SIMULATING BUSINESS CASES
One of the more interesting extensions to a standard business case involves the use of simulation to conduct sensitivity analysis and financial stress-testing. And, given the focus on business analytics within this book, it is also a nice demonstration of the power of analytics in improving insight.
A key challenge with most financial modeling processes is they are by their very nature a static representation of potential outcomes. They take a series of fixed inputs, apply a variety of deterministic calculations to them, and provide a number of immutable outputs. This is a great abstraction of reality, but it is also a very blunt tool.
Reality is nowhere near as deterministic as a classic business allows. The assumptions used within most business cases are deliberately severely constrained, not because that is what reflects reality but because that is what a business case allows. Inputs such as the percentage reduction in churn expected to be achieved by the initiative, the degree of contagious churn quarantined through using social network analysis, or the expected aggregate rate of default are normally fixed to a single value and used to calculate a single set of outputs. At best, the business case may involve rerunning the calculations a few more times to accommodate low and high potential outcomes.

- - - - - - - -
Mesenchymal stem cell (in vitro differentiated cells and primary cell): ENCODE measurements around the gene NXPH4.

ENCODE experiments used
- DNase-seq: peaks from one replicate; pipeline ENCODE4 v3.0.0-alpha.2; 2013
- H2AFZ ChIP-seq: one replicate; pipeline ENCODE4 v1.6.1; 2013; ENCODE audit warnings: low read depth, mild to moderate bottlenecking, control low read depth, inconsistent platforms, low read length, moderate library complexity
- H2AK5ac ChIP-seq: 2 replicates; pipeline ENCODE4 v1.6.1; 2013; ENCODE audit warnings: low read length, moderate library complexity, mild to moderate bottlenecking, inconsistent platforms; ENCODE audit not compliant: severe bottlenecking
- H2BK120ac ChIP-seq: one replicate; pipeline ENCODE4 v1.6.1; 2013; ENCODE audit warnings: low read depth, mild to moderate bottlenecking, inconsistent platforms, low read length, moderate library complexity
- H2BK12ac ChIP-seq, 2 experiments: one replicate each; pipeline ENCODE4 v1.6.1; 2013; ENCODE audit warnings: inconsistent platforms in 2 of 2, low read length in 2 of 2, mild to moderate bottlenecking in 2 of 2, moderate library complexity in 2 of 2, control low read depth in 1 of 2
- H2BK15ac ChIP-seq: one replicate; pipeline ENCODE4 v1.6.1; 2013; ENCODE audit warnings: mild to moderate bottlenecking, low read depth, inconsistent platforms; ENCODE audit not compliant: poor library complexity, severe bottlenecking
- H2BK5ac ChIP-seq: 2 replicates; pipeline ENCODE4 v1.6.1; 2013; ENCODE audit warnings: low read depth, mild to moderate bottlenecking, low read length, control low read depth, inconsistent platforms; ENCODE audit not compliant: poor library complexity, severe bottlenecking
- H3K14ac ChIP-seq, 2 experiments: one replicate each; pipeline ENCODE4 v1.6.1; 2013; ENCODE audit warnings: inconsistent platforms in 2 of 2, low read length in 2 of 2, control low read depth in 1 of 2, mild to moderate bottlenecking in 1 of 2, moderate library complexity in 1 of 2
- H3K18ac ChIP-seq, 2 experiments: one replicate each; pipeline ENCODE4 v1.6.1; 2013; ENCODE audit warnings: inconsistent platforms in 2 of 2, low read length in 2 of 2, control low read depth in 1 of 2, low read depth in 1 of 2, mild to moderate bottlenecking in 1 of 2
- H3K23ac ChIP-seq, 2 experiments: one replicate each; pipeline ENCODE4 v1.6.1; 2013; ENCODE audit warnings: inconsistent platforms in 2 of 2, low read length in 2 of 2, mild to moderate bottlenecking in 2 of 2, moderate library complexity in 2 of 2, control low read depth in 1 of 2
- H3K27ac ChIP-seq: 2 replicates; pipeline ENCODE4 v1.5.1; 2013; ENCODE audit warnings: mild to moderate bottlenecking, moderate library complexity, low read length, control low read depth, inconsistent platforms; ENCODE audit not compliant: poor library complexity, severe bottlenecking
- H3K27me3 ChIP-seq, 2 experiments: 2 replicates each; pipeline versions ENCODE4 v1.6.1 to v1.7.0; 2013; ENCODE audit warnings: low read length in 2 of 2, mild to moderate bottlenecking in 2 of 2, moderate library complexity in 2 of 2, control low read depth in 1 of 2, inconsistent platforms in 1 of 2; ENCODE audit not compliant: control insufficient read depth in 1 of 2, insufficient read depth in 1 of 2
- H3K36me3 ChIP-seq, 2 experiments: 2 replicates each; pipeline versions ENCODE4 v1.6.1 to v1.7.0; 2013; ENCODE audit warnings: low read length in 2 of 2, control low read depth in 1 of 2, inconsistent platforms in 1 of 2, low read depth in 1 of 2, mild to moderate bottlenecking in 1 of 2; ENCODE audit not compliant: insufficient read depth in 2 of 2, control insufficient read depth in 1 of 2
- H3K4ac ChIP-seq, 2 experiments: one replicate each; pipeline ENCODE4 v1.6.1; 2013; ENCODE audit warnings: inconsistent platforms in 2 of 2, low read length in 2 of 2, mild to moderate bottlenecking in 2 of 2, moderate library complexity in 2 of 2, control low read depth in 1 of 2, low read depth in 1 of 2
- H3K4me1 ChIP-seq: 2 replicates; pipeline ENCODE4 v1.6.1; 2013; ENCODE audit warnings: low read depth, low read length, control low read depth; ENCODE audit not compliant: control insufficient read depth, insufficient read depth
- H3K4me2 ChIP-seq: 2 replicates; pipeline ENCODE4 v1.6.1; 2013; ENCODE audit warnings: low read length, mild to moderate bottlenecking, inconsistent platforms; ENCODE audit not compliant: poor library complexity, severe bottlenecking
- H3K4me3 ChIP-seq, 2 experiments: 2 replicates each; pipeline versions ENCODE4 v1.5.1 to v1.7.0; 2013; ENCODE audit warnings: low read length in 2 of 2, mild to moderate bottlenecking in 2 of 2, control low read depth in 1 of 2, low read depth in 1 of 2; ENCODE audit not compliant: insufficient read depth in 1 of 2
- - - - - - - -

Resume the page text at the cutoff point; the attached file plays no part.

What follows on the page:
To give a better understanding of potential best-case, most-likely, and worst-case scenarios, the same business case is sometimes run three times, each ...